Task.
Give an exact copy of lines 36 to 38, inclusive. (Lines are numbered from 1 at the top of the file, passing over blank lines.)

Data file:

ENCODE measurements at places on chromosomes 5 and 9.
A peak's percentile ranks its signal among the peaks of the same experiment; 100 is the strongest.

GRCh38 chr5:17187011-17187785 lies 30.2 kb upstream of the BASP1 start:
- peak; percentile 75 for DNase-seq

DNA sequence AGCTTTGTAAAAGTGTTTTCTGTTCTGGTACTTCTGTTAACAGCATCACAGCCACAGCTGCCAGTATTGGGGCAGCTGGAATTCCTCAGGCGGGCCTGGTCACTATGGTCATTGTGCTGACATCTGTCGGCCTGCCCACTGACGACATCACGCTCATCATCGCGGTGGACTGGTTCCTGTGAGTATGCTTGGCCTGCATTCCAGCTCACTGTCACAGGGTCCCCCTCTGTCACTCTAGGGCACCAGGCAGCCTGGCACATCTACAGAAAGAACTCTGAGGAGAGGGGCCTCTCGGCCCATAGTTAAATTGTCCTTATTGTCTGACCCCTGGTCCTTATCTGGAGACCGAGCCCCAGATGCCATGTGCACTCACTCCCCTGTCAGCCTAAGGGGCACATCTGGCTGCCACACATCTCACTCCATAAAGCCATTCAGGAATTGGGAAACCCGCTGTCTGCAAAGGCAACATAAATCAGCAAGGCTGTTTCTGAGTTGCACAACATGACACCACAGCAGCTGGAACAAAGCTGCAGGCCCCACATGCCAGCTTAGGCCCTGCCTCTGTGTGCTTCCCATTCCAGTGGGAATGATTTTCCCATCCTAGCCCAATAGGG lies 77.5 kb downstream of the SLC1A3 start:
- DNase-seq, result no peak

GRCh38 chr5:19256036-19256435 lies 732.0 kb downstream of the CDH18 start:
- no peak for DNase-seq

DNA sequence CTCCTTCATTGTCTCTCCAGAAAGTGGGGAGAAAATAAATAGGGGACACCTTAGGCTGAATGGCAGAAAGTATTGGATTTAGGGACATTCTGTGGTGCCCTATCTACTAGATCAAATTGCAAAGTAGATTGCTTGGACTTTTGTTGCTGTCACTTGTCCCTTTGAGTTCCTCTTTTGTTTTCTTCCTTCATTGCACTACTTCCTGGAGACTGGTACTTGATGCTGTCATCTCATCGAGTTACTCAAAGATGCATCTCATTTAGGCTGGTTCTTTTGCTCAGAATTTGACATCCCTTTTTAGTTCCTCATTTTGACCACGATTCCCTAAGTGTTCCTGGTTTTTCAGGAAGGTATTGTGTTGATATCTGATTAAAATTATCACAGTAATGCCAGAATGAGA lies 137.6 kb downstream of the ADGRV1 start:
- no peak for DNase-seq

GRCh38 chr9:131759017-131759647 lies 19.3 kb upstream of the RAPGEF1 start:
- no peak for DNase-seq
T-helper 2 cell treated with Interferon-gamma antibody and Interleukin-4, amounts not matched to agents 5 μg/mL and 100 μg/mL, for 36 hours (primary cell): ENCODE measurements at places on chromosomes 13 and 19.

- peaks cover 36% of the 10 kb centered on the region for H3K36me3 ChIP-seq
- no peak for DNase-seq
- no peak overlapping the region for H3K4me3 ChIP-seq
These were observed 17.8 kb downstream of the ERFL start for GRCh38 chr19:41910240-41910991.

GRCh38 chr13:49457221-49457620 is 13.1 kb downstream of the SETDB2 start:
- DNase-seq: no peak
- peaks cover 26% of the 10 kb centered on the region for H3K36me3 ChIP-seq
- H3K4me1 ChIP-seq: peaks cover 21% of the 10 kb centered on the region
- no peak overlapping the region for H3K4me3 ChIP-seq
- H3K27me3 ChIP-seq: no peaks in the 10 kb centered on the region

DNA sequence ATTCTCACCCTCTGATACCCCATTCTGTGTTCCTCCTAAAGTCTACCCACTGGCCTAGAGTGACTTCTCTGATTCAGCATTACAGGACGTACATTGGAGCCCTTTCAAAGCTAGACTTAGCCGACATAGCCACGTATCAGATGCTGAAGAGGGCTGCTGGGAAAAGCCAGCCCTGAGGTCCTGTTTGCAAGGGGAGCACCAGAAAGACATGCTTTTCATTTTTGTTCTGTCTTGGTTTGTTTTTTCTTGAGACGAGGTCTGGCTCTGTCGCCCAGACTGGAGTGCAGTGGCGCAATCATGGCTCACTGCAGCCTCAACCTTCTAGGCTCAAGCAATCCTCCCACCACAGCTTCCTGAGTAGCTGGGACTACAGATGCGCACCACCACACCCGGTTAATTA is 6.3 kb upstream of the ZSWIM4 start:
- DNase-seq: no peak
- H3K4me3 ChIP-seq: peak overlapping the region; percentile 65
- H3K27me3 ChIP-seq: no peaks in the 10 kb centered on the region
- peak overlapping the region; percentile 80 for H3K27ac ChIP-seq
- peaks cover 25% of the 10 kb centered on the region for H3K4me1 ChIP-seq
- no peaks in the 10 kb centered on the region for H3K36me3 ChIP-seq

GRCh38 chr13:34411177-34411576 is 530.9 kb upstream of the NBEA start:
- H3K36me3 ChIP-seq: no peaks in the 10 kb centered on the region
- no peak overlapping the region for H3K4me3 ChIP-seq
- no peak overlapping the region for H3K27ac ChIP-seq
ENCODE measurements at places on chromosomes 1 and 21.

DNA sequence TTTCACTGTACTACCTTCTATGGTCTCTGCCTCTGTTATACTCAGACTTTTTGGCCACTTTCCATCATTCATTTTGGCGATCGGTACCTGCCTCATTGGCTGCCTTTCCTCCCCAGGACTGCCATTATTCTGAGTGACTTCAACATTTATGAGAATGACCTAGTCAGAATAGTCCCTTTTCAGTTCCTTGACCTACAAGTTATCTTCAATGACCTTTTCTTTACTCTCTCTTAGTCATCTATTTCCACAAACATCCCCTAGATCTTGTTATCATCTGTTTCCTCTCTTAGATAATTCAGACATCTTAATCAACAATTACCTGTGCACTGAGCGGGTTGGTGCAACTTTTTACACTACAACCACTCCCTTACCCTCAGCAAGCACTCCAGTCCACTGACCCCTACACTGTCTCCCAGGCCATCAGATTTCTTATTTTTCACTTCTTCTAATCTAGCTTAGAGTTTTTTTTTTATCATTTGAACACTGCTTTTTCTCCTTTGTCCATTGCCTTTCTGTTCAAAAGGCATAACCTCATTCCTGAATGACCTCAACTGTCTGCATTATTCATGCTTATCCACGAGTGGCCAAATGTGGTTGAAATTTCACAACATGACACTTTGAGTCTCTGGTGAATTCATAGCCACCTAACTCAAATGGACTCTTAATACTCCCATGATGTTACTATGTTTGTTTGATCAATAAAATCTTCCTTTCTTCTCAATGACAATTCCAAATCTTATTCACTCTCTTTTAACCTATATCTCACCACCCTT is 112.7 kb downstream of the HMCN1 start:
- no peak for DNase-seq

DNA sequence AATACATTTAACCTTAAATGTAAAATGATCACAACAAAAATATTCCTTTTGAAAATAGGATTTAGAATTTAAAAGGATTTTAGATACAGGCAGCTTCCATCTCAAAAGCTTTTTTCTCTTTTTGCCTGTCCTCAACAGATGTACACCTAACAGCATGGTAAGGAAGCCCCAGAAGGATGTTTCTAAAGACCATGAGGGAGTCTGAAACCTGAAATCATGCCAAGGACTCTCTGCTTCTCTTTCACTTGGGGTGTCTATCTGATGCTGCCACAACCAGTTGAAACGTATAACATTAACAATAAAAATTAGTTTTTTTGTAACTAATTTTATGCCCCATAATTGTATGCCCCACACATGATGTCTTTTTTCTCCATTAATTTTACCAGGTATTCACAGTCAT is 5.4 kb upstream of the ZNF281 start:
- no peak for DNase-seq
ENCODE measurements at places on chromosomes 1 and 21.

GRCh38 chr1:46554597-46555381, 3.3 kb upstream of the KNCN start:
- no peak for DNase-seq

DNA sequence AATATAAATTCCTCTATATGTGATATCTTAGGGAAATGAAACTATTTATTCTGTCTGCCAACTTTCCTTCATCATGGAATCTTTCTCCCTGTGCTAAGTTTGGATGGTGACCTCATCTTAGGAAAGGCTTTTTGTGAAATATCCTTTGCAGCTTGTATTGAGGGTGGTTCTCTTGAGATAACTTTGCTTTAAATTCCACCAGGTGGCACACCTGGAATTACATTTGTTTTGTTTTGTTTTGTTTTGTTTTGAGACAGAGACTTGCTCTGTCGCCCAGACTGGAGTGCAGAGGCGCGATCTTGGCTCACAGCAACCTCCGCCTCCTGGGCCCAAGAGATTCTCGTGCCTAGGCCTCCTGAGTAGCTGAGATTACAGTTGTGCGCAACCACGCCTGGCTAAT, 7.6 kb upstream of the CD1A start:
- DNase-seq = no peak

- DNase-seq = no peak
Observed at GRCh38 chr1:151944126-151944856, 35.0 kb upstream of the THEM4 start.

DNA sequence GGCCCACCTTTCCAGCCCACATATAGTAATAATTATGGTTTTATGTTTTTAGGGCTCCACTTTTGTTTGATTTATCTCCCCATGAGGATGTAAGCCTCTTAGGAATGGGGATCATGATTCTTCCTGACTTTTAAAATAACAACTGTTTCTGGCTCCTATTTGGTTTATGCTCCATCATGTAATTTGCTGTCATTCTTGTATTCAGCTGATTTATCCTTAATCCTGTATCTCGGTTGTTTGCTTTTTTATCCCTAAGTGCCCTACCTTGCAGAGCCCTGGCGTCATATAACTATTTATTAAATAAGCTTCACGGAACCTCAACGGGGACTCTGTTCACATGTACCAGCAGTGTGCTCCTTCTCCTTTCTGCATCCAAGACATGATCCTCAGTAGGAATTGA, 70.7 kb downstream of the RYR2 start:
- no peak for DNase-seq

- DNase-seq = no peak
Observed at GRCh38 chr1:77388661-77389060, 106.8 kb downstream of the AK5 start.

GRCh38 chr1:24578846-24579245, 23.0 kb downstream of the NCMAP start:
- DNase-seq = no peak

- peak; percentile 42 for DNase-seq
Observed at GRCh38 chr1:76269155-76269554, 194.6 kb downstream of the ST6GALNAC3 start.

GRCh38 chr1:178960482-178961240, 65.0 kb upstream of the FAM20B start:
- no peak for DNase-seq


DNA sequence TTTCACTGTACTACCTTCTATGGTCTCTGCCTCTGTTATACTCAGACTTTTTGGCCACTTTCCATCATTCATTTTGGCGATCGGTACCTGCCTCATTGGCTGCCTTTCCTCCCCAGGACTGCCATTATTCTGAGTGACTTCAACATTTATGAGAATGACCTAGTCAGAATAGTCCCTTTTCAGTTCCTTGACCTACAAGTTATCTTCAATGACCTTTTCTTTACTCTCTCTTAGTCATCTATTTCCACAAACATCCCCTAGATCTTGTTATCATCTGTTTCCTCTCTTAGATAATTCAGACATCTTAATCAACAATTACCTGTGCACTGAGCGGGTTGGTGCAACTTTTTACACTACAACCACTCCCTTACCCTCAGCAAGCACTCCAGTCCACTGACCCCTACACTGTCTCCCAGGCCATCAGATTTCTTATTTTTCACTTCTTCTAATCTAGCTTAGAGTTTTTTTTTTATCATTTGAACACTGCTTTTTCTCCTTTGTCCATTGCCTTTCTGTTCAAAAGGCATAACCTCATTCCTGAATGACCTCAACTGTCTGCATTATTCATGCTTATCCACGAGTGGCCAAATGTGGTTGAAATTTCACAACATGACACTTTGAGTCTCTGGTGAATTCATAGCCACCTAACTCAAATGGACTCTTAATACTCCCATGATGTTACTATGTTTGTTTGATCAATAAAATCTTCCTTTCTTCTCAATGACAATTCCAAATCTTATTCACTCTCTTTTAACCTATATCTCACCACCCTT is 112.7 kb downstream of the HMCN1 start:
- no peak for DNase-seq

DNA sequence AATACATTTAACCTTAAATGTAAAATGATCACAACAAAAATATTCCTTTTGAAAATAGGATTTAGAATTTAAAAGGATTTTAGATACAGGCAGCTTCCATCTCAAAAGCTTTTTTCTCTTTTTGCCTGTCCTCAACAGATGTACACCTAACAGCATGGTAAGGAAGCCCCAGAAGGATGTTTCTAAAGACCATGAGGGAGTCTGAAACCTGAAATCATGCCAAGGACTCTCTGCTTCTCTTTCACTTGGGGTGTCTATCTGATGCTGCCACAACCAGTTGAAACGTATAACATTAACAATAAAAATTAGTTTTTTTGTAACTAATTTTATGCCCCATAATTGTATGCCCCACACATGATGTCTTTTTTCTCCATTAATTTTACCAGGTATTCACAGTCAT is 5.4 kb upstream of the ZNF281 start: